Further, an echo from the past that continues to be felt today that inhibits progress on implementation is the factory model mindset.   Lingering to this day is the sense that instructors are delivery devices for information.  With the factory mindset is the belief that fixes to the system are in the form of tweaking courses, chipping away at the margins, and changing textbooks.  This is one reason why I am presenting the activation energy concept for education reform.  When we view instructors as delivery devices and/or underestimate for whatever reason the real effort necessary to become an effective IBL instructor, then the level of support and resources allocated to the problem is too low.   Invariably some new IBLers will struggle (due to inadequate preparation), and then the next, linked fallacy that results is something like, "I can't teach via IBL" or "IBL doesn't work at my institution."

The Pendulum.  There exists a defeatist belief among some in education that there is an education pendulum, and that's just the way it is.  Things repeat like a sinusoidal function, over and over again.   I've written about this before here.  Those weary of repeated efforts to make changes have a reason to be this way, and I am sympathetic to a degree.  They've seen things swing one way and then another, and those with hopes for a brighter future have seen their efforts crash and and burn, which is highly demoralizing.  The activation energy idea sheds some light on the matter.   Let's think of it as an absurdly flawed road trip implementation.  If we put in only half the gasoline needed for the trip, and each time we get towed back home, then one interpretation of these events is that this is what vacations are about. We go, don't make it to your destination, because we run out of gas. Then get towed home.  Hence the pendulum.

But it doesn't have to be this way. Education is a human construction.  It's not like the stars and the moon, where we have no way to affect the universe outside our planet in significant ways (as of today).  We built it.  We can change it.   If we follow our own teaching philosophy, then we should ask good questions.  Why is there a pendulum?  What are the causes?  Is there a better way?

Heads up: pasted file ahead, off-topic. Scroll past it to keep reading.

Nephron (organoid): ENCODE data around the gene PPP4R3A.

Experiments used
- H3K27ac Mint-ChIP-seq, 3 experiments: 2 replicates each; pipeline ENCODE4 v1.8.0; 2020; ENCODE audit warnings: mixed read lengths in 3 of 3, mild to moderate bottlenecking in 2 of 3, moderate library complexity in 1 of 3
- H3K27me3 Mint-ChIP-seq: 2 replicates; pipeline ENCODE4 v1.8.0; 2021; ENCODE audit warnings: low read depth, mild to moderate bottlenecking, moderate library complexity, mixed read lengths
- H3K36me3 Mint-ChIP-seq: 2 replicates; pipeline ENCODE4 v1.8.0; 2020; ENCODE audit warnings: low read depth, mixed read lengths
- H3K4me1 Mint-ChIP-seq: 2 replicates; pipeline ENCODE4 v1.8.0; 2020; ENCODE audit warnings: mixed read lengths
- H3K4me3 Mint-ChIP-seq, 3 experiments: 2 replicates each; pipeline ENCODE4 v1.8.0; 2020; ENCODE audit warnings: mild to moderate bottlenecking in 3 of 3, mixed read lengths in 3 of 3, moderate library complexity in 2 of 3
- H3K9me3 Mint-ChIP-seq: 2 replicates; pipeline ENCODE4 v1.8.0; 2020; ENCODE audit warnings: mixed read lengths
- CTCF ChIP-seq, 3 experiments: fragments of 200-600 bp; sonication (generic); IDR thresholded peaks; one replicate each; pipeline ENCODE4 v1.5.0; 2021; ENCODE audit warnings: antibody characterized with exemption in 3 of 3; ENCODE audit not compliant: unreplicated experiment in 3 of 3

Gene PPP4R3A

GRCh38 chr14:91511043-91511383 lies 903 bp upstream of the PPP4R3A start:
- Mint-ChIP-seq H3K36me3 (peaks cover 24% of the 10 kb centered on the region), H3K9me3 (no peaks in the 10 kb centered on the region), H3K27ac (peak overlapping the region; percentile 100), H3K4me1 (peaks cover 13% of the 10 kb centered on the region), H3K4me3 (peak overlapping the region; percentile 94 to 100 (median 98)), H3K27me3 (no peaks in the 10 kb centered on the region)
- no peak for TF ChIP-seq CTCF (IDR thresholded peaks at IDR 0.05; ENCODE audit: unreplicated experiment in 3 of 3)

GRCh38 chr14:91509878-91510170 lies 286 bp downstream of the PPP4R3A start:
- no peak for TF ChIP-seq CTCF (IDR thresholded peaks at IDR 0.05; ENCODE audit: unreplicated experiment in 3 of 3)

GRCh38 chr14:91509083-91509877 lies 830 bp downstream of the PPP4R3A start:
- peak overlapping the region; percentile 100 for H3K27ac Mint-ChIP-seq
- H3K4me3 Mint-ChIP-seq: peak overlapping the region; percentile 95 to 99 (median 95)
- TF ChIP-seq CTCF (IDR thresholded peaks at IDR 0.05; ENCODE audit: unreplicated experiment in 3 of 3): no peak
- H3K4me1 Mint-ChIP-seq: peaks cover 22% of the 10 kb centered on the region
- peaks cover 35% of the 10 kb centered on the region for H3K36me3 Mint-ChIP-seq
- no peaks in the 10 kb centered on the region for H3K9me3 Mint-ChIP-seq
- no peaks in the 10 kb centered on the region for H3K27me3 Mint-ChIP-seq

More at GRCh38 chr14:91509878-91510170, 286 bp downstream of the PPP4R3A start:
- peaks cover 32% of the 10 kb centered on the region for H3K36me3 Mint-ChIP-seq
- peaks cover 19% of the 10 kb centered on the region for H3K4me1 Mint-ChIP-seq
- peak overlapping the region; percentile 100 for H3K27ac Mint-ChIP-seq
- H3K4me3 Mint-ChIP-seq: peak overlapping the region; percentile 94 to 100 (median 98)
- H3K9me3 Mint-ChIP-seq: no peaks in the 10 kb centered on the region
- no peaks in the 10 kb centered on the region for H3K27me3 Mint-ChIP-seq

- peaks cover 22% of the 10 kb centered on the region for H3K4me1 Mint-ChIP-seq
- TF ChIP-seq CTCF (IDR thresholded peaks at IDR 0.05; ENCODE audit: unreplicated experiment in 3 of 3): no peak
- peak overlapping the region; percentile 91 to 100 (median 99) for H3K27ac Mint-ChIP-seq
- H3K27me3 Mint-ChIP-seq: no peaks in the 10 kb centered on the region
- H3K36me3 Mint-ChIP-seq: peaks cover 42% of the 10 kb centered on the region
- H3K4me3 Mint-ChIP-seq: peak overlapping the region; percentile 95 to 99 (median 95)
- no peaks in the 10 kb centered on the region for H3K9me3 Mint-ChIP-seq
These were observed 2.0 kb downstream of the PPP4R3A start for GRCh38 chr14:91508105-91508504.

Let's the put 100+10 estimate into context relative to current institutional practices.  Faculty training programs often have 1-2 days of "new faculty orientation" or a weekly seminar that meets for 1 hours.  More or less this is an order of magnitude below what I am seeing as necessary, without considering the nature and quality of the programs.  It is fairly well known that current practices of TA training or new instructor training are not sufficient to address the broader uptake problem, where low percentages of faculty in STEM actually use proven, student-centered teaching methods.  With the activation energy perspective, we can start to quantify how much more effort is needed and what it would cost.  While we are below the mark that I estimate is necessary with current practices, on the positive side we know ways to get people past the activation energy.  Solutions exist!

On a personal teacher level, getting started with IBL is hard.  IBL, however is a "sticky" idea in the sense that once instructors use it well, they stick with it.  Indeed, once you see your students think creatively and transform how they think and think of themselves as learners, there's no going back.  And that's easily a worthwhile 100+10 investment!

## Friday, April 3, 2015

### IBL Workshop 2015, July 7-10, San Luis Obispo

One of the best ways to learn how to successfully implement IBL is to attend a weeklong workshop.  The IBL Workshops hosted by AIBL are specifically designed for college math faculty.  These hands-on workshops address the practical obstacles that faculty face in the transition from tradition to IBL teaching.  Participants of the workshop adapt or develop IBL course materials, work collaboratively on IBL specific teaching skills, engage in discussions about IBL video lesson study, learn specific nuts and bolts issues in smoothly running an IBL course, and participate in a yearlong mentoring program.

A handful of spots remain for the NSF funded workshop this July.  If you are thinking about making the transition to IBL teaching, please go to www.iblworkshop.org to learn more.